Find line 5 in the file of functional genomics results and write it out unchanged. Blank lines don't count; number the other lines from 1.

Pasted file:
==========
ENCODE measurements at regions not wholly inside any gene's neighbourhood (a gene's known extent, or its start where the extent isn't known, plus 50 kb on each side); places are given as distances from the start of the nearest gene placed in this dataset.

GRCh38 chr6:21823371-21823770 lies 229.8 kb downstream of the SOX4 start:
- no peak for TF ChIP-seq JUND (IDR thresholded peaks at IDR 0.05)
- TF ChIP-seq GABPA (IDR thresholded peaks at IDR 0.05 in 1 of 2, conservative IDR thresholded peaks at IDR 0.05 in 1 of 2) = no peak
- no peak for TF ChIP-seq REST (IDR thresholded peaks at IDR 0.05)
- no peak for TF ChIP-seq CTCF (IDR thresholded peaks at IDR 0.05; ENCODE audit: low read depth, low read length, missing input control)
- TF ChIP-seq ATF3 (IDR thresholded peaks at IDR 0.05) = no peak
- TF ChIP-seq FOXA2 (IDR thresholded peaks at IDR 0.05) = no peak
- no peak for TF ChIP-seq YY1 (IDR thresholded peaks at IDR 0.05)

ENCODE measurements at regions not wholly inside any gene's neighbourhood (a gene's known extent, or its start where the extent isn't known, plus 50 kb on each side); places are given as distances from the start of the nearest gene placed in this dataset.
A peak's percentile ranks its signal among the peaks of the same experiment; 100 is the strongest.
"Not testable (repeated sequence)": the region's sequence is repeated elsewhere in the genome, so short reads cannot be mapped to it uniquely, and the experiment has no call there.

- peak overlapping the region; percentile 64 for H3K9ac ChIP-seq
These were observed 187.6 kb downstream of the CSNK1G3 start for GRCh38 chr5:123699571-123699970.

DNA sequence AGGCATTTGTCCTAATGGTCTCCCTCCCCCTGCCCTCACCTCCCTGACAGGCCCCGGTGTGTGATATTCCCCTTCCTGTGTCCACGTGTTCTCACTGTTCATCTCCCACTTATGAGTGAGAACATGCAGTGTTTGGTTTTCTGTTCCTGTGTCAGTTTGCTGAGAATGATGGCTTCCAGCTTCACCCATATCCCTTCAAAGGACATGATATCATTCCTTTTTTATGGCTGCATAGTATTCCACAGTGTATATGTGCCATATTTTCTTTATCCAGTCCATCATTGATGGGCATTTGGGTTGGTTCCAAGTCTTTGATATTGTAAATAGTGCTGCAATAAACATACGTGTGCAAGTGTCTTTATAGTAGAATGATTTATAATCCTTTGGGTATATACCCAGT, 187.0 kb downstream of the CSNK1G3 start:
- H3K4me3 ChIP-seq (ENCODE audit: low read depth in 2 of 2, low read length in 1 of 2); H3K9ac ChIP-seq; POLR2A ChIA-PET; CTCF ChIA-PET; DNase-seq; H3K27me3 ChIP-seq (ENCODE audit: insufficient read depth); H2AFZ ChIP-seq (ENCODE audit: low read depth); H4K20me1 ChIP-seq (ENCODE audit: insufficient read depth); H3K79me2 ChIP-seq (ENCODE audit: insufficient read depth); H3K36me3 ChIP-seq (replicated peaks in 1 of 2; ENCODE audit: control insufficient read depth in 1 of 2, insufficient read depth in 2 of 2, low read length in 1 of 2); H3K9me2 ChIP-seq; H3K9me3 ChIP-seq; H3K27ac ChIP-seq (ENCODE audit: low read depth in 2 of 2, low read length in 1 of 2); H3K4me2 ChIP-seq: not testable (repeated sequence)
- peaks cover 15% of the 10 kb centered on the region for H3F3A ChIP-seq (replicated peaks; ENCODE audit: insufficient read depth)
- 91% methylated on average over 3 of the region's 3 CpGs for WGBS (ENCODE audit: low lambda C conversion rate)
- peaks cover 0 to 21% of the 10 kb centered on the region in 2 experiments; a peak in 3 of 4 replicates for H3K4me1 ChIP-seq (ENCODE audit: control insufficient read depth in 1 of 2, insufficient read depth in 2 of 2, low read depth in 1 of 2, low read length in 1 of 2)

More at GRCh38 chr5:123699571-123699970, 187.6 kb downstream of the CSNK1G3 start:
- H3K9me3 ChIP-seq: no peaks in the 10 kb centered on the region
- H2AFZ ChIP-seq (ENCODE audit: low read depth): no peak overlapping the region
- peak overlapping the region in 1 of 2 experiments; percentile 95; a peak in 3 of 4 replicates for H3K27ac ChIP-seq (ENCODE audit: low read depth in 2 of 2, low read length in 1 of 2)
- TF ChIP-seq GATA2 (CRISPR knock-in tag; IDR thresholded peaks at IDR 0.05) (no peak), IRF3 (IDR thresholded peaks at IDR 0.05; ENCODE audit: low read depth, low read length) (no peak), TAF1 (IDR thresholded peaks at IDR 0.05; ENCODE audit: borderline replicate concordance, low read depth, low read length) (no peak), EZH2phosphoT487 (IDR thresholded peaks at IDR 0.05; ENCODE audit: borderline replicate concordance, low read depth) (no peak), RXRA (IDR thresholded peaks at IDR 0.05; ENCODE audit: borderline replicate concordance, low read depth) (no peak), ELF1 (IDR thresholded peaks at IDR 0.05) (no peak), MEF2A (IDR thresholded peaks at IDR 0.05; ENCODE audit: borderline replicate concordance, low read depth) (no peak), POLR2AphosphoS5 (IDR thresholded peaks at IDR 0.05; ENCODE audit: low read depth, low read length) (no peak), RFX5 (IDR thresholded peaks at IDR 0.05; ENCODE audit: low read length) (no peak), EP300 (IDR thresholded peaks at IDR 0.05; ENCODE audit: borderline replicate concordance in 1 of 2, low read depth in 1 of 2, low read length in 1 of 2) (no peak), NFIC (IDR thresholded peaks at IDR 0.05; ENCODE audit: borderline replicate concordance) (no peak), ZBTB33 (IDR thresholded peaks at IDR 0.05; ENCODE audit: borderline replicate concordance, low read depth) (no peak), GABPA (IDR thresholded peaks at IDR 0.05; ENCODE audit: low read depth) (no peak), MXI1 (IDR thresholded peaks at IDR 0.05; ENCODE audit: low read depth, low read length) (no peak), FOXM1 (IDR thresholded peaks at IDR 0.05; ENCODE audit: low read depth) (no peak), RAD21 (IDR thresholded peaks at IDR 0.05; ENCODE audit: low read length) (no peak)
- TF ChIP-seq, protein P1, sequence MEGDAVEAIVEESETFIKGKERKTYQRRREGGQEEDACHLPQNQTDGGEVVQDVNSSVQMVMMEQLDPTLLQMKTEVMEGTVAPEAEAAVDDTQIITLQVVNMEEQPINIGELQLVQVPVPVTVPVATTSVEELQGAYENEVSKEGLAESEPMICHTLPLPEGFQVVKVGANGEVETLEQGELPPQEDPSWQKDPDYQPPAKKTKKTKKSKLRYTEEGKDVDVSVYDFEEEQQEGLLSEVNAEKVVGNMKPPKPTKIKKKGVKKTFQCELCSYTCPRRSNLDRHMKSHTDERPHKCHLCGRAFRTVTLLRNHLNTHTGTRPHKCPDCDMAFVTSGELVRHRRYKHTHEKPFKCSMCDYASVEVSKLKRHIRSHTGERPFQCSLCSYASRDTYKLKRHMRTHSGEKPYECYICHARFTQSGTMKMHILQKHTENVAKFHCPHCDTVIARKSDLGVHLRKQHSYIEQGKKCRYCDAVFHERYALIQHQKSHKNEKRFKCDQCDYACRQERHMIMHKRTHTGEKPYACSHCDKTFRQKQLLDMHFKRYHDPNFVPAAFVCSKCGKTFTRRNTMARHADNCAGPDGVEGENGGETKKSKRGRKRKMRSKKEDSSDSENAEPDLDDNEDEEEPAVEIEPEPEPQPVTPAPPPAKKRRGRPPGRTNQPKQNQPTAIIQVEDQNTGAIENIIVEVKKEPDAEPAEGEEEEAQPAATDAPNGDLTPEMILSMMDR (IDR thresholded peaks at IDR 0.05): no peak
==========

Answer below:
- no peak for TF ChIP-seq REST (IDR thresholded peaks at IDR 0.05)